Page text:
It was tough getting the horrible news on my birthday. Not that it would have been any easier to hear on a different day, but at least I wouldn’t have had to put on a front and respond to people wishing me “Happy birthday!” on Facebook or in person. I cried when my godma called that day, and again when I went to pick C up from work. My mind knows that our chances were slim to begin with, but my heart just can’t seem to deal with it. After Noah fell asleep that night, I spent the last few minutes of my birthday sobbing in C’s arms, even though I know that we’ve already been blessed to have Noah, which is more than what many other couples have. But having Noah doesn’t mean we can’t want more children, does it?

Why does it feel as though we’ve lost something, when it was never even there to begin with?

I’ve been going through the motions of life on auto-pilot since then, and as long as you don’t talk to me about it, I’m okay. Since the phone call, I’ve been more distracted than usual, and so far, I’ve washed my face with shower gel, put my face wash on my toothbrush, and almost put our laundry into the rubbish chute instead of the washing machine. I’m not quite up to meeting people, or listening to their words of sympathy. I know that my friends mean well, but right now, I’m just afraid of bursting into tears if I do meet them. A close friend sent me some flowers and a gift the other evening, and although she said it was a belated birthday gift, I knew she was trying to cheer me up, and for that, I’m grateful.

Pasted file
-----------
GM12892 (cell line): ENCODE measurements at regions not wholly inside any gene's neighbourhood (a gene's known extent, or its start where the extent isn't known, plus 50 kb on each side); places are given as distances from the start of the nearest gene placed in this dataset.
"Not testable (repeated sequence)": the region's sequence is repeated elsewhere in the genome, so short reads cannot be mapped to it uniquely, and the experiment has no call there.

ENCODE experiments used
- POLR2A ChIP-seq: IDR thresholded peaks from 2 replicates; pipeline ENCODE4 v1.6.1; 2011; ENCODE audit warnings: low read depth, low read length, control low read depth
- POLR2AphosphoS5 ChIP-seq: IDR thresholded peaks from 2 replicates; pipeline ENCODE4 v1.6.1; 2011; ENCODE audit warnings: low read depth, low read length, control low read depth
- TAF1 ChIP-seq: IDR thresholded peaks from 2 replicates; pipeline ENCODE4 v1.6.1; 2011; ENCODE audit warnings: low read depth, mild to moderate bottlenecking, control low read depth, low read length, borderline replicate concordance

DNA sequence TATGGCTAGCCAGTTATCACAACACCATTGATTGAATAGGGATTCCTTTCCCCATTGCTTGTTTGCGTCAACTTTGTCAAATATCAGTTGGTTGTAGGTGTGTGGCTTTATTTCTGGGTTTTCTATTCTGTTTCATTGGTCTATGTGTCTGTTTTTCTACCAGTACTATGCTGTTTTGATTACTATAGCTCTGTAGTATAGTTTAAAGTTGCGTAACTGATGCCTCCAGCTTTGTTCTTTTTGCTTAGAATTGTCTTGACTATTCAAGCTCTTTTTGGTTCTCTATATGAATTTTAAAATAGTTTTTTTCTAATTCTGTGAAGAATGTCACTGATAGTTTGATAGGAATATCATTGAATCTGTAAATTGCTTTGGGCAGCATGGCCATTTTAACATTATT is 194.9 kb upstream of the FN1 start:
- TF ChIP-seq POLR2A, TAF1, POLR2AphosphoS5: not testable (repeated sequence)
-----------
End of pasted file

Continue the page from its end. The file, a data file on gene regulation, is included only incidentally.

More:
Noah with my surprise delivery


We’ll be making an appointment to see Dr Loh again to do a fresh IVF cycle soon. I’m not looking forward to all the daily injections, the weight gain, the mood swings, the multiple doctor’s appointments, the stress, and whatever other side effects there are, but I will do what I have to do, because that’s the way it is.

I’m trying hard not to cry, because I don’t want Noah to be affected. Already he has asked me why God doesn’t want to give us another baby, and I have no answer for him. There’s a dull ache in my head and heart, a general sense of loss, and a lack of motivation to do anything. I think I need time to grieve over what could have been, to do mindless activities that will take my mind off it, and to spend time with C and Noah. I’ll be taking a short break from blogging, and will stop writing my Friday Flips posts for a while, because I’m just not up to it. I might blog on Dayre, and I’ll still be posting on Facebook, Twitter, and Instagram, but this blog will be quiet for a while, until I’m ready again. It might take a week, or a month, I really don’t know. I’ve got a new colouring book, plenty of books on my to-read list, reruns of Running Man to watch, and some Lego to build with Noah. In the meantime, please do keep us in your prayers, and please don’t be offended if I don’t respond to your messages for a bit. Thank you.

*PS. Please note that everyone’s body is different, and different doctors have different treatment plans. The meds I was prescribed, as well as the timeline for my FET, may differ from your own, so please always check with your doctor if you have any questions.


If you’ve enjoyed reading this post, do like my Facebook page here to get updates. You can also follow me on Twitter (@GrowingwtheTans), Instagram (@GrowingwiththeTans), and Dayre (@GrowingwiththeTans), for short updates on what’s going on in our lives. Thank you! 🙂